The story of Ten may seem familiar, but the characters, setting and modern twist will not. I breezed through this edge-of-your seat read in a day, although I have to admit when I got to the last 20 pages and it was dark outside, I decided to finish it in the morning. Yes, it was scary and suspenseful, and it will make you think twice about spending the weekend in a secluded house on an island during a terrible storm, if indeed you ever have the opportunity to do so.
Here’s the set-up: A mixed bag of ten high school kids are invited to a private weekend party by popular teen Jessica Lawrence. Meg and her best friend Minnie arrive together on the ferry in the middle of a storm, and they are joined by T.J., Ben, Vivien, Nathan, Kenny, Gunner, Kumiko and Lori. Jessica has been held up and won’t be able to make it until morning, and so the gang settles in for the night. But right away, strange things begin to happen. Ben, who is allergic to nuts, almost dies at dinner when he eats a salad sprinkled with almonds. And a strange home-made DVD is discovered that sets everyone on edge, a DVD with eerie music, disturbing images, and an ominous countdown from ten to one.
When one of the girls is found hanging by her neck from a ceiling beam, things begin to quickly unravel. From this point on, McNeil builds the tension at a steady pace as the party-goers start to drop like flies, and accusations run rampant as the teens realize they don’t know who to trust.
The harrowing story is told through Meg’s point of view in third person, so if you have any sleuthing skills at all, it will not take long to figure out who the survivors will be. But the author has plenty of tricks up her sleeve, and even though I thought I had the murderer pegged early on, I was dead wrong. McNeil delights in setting up interpersonal relationships among the teens that pit them against each other, and as you might suspect there are plenty of “he said – she said” moments that throw the reader off even more. Meg’s best friend Minnie is already on edge, since she is clinically depressed and relies on medications to function. But wait! Someone has stolen Minnie’s meds! Yes, Minnie is slowly losing it, and her co-dependent relationship with Meg adds to the unrest and distrust that is slowly escalating.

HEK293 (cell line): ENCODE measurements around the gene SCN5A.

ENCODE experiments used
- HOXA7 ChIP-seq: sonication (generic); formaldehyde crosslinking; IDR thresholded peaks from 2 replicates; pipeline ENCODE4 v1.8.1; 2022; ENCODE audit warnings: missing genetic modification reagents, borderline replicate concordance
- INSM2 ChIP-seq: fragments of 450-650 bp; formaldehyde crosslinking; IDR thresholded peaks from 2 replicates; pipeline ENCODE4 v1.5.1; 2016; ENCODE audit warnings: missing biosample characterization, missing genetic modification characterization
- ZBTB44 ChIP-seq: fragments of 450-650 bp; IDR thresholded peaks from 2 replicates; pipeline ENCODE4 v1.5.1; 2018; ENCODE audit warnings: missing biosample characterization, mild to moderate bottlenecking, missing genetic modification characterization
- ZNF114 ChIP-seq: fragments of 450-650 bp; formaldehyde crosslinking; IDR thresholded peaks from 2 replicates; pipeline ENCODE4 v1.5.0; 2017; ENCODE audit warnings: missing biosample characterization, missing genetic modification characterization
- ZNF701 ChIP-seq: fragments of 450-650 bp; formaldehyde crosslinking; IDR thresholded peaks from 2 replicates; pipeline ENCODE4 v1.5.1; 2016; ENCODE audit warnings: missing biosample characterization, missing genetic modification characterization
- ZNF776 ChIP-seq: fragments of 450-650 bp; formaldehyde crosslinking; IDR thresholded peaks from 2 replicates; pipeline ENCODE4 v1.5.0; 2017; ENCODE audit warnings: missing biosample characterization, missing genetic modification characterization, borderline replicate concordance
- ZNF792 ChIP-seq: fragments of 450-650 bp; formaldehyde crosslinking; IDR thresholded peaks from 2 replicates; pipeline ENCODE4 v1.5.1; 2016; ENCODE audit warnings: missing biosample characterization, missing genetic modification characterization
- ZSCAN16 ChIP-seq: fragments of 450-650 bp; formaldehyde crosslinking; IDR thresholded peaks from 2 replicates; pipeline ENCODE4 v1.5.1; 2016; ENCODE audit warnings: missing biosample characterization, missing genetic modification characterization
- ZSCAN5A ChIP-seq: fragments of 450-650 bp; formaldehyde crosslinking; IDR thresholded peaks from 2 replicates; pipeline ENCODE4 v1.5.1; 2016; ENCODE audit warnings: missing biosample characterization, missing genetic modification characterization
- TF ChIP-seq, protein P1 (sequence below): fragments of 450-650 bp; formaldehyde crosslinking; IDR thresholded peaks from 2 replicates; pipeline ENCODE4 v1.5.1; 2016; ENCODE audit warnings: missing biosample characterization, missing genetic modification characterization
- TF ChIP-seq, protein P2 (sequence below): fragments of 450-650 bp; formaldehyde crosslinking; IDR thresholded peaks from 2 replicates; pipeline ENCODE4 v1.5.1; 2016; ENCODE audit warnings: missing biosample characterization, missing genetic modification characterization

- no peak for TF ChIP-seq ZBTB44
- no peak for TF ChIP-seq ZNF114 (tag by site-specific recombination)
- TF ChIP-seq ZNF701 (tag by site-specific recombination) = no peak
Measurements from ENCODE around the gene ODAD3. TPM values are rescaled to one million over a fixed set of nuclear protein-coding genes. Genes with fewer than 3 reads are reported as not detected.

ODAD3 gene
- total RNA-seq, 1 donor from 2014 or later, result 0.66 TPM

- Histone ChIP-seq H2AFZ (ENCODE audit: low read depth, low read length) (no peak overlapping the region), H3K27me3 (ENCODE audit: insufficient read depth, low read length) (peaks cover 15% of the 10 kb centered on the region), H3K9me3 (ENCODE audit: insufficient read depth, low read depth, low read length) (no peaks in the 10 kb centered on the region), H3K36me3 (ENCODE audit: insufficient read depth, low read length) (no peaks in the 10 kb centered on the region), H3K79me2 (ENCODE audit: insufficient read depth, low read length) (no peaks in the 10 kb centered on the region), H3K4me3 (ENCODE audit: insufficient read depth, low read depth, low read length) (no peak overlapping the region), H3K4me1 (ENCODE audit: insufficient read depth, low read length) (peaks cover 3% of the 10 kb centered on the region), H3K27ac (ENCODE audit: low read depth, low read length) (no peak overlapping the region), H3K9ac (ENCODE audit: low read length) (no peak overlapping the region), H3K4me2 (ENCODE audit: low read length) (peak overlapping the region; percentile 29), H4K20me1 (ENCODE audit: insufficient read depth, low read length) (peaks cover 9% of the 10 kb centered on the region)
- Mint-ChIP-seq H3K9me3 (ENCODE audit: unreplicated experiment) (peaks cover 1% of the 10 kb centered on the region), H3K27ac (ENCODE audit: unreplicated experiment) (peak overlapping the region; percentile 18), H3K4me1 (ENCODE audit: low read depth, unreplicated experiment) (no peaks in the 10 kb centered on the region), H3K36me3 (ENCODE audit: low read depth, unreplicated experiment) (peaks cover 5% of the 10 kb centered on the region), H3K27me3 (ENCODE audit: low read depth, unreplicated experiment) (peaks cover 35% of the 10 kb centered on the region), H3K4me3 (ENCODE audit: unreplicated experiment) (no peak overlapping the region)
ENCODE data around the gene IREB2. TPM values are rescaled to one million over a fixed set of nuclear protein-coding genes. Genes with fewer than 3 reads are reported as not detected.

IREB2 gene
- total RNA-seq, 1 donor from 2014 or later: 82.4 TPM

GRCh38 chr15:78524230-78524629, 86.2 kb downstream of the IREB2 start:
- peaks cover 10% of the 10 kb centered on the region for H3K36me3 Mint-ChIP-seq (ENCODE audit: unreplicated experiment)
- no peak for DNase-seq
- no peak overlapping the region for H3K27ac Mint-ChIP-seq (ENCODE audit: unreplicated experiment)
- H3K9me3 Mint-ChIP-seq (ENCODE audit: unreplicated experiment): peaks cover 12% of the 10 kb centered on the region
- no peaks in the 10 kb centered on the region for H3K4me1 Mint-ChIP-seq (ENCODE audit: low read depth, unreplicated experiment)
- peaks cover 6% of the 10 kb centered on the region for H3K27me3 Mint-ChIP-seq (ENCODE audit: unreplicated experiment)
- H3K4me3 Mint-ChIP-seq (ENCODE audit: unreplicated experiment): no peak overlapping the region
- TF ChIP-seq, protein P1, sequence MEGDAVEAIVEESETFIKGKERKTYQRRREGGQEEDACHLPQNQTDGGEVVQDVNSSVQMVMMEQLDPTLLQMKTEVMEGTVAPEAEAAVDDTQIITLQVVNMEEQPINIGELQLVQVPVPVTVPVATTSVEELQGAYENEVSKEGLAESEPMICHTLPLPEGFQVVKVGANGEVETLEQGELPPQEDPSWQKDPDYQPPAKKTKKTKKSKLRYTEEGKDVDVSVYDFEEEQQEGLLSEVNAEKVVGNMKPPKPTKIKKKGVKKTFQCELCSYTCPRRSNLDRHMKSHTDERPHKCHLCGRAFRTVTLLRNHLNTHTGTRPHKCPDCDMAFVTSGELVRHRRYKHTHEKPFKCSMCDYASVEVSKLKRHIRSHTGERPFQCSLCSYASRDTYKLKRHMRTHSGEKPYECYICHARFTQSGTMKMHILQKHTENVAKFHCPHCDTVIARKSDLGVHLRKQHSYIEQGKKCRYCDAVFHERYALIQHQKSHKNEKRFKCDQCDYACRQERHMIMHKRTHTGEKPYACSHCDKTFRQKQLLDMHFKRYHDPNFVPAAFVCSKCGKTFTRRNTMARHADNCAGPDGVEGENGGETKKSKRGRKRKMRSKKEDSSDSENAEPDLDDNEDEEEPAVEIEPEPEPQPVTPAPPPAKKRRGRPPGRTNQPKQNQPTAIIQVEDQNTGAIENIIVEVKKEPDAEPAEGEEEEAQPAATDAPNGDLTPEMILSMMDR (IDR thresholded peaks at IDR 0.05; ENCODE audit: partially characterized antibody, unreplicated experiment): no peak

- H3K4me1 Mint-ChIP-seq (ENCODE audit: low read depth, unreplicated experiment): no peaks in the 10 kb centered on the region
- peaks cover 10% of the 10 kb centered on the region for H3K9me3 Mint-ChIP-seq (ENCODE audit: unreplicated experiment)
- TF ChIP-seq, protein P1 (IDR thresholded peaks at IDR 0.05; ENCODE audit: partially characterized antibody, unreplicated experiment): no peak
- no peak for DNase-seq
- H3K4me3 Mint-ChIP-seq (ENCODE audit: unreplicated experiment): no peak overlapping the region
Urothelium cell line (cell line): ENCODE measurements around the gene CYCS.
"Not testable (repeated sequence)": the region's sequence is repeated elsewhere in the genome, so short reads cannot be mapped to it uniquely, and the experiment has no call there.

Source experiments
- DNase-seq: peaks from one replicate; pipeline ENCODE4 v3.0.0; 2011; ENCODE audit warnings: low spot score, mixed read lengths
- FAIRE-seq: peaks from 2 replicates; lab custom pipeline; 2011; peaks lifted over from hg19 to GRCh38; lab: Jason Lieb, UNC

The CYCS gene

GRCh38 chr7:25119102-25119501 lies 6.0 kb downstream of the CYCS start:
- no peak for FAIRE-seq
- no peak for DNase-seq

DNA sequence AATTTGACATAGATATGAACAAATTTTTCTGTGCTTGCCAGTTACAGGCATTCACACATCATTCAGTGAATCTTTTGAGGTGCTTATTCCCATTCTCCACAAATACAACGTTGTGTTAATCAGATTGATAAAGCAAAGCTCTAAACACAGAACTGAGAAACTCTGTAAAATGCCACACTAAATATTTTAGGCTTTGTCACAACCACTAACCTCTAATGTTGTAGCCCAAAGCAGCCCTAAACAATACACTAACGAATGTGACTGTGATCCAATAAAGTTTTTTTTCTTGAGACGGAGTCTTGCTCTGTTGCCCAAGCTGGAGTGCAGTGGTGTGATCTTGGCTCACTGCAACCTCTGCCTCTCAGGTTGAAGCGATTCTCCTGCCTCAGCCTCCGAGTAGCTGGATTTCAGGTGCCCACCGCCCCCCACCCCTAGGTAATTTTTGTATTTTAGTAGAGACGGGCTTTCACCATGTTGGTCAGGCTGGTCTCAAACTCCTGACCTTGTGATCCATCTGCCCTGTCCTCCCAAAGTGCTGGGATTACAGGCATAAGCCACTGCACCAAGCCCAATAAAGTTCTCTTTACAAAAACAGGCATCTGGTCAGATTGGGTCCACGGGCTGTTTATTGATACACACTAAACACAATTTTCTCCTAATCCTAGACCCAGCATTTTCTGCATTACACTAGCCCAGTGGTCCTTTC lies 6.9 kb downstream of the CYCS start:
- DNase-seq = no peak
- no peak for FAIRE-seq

A fierce storm acts as a backdrop for the entire story and adds to the danger as the party-goers leave the house to try to find a way off the island. The overall moodiness of a stormy night is a familiar horror trope, but it worked for me. I felt every icy raindrop that lashed down on Meg and T.J. as they tried to get to the boathouse in order to radio for help. But don’t worry, help is a long time coming, and things are going to get a lot worse before they get better.
McNeil’s characters are somewhat stereotypical, and you may get tired of the “dudes” and “totallys” that make up some of the dialog, but the author has a sense of humor and occasionally pokes fun at her own clichés. At one point early in the story, as the characters finally begin to realize what might be going on, Nathan tells T.J. “Well, if this is a horror movie, you’re the first one to go. The black dude’s always the first one to die.” Of course, there are moments where it’s almost impossible to suspend your disbelief, like the appearance of a bow and arrow that the killer uses with amazing skill. But other plot points are truly effective, like the introduction of a diary that gives us a glimpse into the mind of the killer. The possibility of a supernatural element is briefly suggested, but it is the pure evil of a delusional human mind that is responsible for the terror, which makes this book all the scarier.
I recommend a copy of Ten, a nice safe blankie, and a dimly lit room to get in the Halloween spirit. And if the weather is stormy, please lock the doors. You don’t want to get caught outside.